Hassam (pronounced HASSm;) (known to all as Childe, pronounced like child; named after an uncle) was born in his family home on Olney Street (Meeting House Hill) in Dorchester, Boston, in 1859. His father Frederick was a moderately successful cutlery businessman with a large collection of art and antiques. He descended from a long line of New Englanders. His mother, Rosa, a native of Maine, shared an ancestor with American novelist Nathaniel Hawthorne. His father claimed descent from a seventeenth-century English immigrant whose name, Horsham, had been corrupted over time to Hassam. With his dark complexion and heavily lidded eyes, many took Childe Hassam to be of Middle Eastern descent - speculation which he enjoyed stoking. In the mid-1880s, he took to painting an Islamic-appearing crescent moon (which eventually degenerated into only a slash) next to his signature, and he adopted the nickname "Muley" (from the Arabic "Mawla", Lord or Master), invoking Muley Abul Hassan, a fifteenth-century ruler of Granada in Washington Irvings novel Tales of the Alhambra.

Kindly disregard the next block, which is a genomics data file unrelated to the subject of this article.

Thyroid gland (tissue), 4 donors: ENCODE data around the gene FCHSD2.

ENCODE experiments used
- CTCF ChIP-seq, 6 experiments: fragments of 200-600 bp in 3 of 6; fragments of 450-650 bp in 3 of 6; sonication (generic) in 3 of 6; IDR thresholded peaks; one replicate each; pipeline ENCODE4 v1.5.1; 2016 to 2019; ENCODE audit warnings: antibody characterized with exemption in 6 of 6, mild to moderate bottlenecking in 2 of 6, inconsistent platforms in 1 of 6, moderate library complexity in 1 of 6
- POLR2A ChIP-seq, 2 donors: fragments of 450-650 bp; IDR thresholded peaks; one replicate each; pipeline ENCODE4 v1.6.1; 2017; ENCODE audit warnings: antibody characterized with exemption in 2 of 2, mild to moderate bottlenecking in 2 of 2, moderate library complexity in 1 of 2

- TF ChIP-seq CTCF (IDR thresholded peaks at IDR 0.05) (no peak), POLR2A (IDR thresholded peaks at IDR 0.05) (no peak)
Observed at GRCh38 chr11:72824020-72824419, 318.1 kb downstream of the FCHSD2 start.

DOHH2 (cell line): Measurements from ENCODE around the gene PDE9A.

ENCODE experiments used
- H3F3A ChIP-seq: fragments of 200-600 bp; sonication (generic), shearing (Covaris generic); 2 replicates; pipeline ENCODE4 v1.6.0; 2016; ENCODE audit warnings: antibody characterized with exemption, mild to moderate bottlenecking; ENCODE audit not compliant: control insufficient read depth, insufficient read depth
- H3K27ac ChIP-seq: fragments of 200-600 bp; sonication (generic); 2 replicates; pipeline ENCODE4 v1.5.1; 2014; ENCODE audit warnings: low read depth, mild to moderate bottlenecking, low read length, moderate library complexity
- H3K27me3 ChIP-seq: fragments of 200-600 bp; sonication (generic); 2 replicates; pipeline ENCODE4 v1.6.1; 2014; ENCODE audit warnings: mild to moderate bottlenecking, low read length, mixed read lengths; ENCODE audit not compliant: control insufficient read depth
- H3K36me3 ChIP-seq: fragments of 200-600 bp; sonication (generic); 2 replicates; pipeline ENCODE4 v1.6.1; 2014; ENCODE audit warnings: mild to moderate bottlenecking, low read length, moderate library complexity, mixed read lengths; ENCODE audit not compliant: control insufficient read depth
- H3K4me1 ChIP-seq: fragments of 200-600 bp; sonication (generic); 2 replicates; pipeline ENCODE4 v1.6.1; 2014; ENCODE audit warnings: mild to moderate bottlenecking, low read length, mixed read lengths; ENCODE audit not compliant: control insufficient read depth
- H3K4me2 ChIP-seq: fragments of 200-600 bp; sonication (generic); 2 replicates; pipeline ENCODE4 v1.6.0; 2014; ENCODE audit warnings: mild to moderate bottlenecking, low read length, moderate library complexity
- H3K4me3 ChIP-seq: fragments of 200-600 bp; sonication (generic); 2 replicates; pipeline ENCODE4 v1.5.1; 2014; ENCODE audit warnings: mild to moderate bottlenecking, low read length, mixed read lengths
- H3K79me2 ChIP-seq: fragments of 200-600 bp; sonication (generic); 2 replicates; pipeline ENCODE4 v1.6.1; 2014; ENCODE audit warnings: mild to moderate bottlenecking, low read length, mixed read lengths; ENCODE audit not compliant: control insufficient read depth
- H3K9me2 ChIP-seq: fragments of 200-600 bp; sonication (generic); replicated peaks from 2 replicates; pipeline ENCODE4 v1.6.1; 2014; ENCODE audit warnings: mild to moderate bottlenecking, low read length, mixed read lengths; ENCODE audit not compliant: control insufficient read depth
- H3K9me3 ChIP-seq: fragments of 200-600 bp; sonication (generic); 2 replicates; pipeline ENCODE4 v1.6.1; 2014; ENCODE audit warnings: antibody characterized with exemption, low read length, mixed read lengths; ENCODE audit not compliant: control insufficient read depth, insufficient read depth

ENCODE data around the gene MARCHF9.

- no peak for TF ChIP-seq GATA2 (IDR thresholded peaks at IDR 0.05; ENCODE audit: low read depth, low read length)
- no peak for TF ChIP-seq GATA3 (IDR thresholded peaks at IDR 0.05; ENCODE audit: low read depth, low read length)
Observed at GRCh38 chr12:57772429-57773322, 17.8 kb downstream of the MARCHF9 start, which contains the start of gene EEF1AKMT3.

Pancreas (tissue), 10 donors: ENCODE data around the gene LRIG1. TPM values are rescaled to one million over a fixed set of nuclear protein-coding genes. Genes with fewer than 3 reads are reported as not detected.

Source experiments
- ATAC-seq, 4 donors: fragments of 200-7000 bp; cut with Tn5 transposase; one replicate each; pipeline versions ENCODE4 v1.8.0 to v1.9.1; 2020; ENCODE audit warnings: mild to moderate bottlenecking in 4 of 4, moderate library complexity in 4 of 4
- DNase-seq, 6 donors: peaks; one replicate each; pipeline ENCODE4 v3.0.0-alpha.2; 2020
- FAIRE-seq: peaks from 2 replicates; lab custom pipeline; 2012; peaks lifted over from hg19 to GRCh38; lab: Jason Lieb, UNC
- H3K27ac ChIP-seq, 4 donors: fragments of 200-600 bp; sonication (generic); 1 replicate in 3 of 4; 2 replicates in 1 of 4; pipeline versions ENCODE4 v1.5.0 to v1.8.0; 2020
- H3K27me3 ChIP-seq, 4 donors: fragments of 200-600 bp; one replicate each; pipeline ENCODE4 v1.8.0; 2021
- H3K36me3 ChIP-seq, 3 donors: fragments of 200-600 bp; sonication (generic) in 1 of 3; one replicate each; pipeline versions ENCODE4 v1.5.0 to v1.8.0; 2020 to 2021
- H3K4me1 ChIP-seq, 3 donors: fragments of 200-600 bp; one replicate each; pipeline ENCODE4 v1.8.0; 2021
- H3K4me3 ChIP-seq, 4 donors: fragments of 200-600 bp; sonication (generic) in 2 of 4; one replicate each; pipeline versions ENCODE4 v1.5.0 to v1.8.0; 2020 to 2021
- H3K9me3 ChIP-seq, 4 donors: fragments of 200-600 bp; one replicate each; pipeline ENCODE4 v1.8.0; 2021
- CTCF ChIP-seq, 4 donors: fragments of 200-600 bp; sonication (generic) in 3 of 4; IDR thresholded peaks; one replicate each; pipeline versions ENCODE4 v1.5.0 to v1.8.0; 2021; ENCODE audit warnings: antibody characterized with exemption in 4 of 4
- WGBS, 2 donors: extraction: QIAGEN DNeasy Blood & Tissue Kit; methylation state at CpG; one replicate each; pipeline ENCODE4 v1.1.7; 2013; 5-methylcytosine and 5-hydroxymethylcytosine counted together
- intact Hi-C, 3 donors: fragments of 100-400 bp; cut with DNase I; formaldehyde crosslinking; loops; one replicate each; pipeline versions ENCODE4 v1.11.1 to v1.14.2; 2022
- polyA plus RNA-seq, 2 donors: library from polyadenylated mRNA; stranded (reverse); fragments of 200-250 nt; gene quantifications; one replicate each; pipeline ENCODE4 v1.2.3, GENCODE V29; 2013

Hassam demonstrated an interest in art early. He had his first lessons in drawing and watercolor while attending The Mather School, but his parents took little notice of his nascent talent.